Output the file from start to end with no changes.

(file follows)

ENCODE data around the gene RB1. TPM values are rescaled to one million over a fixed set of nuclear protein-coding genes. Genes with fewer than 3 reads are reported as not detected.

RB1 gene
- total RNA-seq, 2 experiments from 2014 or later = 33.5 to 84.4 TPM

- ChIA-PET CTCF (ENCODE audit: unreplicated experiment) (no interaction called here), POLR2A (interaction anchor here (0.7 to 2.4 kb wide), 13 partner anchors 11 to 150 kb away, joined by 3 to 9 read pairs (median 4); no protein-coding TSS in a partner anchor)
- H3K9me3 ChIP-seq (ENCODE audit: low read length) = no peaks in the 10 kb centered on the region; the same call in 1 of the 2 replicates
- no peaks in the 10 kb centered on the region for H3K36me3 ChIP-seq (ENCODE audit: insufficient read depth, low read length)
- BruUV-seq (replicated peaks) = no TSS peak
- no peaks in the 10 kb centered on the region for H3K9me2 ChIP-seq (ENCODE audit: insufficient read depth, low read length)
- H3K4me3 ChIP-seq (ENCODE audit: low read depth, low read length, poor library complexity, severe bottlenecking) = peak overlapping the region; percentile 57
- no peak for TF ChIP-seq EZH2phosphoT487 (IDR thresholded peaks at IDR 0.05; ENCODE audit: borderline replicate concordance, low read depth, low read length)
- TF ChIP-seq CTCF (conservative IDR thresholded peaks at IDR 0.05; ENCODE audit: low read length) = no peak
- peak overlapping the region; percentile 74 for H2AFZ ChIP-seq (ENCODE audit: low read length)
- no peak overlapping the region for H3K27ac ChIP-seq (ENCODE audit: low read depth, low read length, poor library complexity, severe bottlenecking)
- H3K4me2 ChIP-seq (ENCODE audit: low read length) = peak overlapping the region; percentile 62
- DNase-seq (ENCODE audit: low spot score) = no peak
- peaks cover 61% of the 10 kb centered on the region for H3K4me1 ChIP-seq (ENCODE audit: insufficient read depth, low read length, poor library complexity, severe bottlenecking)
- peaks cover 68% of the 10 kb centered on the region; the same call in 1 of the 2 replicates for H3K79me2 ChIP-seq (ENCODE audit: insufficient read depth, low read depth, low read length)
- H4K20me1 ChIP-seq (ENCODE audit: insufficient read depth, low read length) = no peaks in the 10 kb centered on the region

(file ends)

ENCODE data around the gene RB1. TPM values are rescaled to one million over a fixed set of nuclear protein-coding genes. Genes with fewer than 3 reads are reported as not detected.

RB1 gene
- total RNA-seq, 2 experiments from 2014 or later = 33.5 to 84.4 TPM

- ChIA-PET CTCF (ENCODE audit: unreplicated experiment) (no interaction called here), POLR2A (interaction anchor here (0.7 to 2.4 kb wide), 13 partner anchors 11 to 150 kb away, joined by 3 to 9 read pairs (median 4); no protein-coding TSS in a partner anchor)
- H3K9me3 ChIP-seq (ENCODE audit: low read length) = no peaks in the 10 kb centered on the region; the same call in 1 of the 2 replicates
- no peaks in the 10 kb centered on the region for H3K36me3 ChIP-seq (ENCODE audit: insufficient read depth, low read length)
- BruUV-seq (replicated peaks) = no TSS peak
- no peaks in the 10 kb centered on the region for H3K9me2 ChIP-seq (ENCODE audit: insufficient read depth, low read length)
- H3K4me3 ChIP-seq (ENCODE audit: low read depth, low read length, poor library complexity, severe bottlenecking) = peak overlapping the region; percentile 57
- no peak for TF ChIP-seq EZH2phosphoT487 (IDR thresholded peaks at IDR 0.05; ENCODE audit: borderline replicate concordance, low read depth, low read length)
- TF ChIP-seq CTCF (conservative IDR thresholded peaks at IDR 0.05; ENCODE audit: low read length) = no peak
- peak overlapping the region; percentile 74 for H2AFZ ChIP-seq (ENCODE audit: low read length)
- no peak overlapping the region for H3K27ac ChIP-seq (ENCODE audit: low read depth, low read length, poor library complexity, severe bottlenecking)
- H3K4me2 ChIP-seq (ENCODE audit: low read length) = peak overlapping the region; percentile 62
- DNase-seq (ENCODE audit: low spot score) = no peak
- peaks cover 61% of the 10 kb centered on the region for H3K4me1 ChIP-seq (ENCODE audit: insufficient read depth, low read length, poor library complexity, severe bottlenecking)
- peaks cover 68% of the 10 kb centered on the region; the same call in 1 of the 2 replicates for H3K79me2 ChIP-seq (ENCODE audit: insufficient read depth, low read depth, low read length)
- H4K20me1 ChIP-seq (ENCODE audit: insufficient read depth, low read length) = no peaks in the 10 kb centered on the region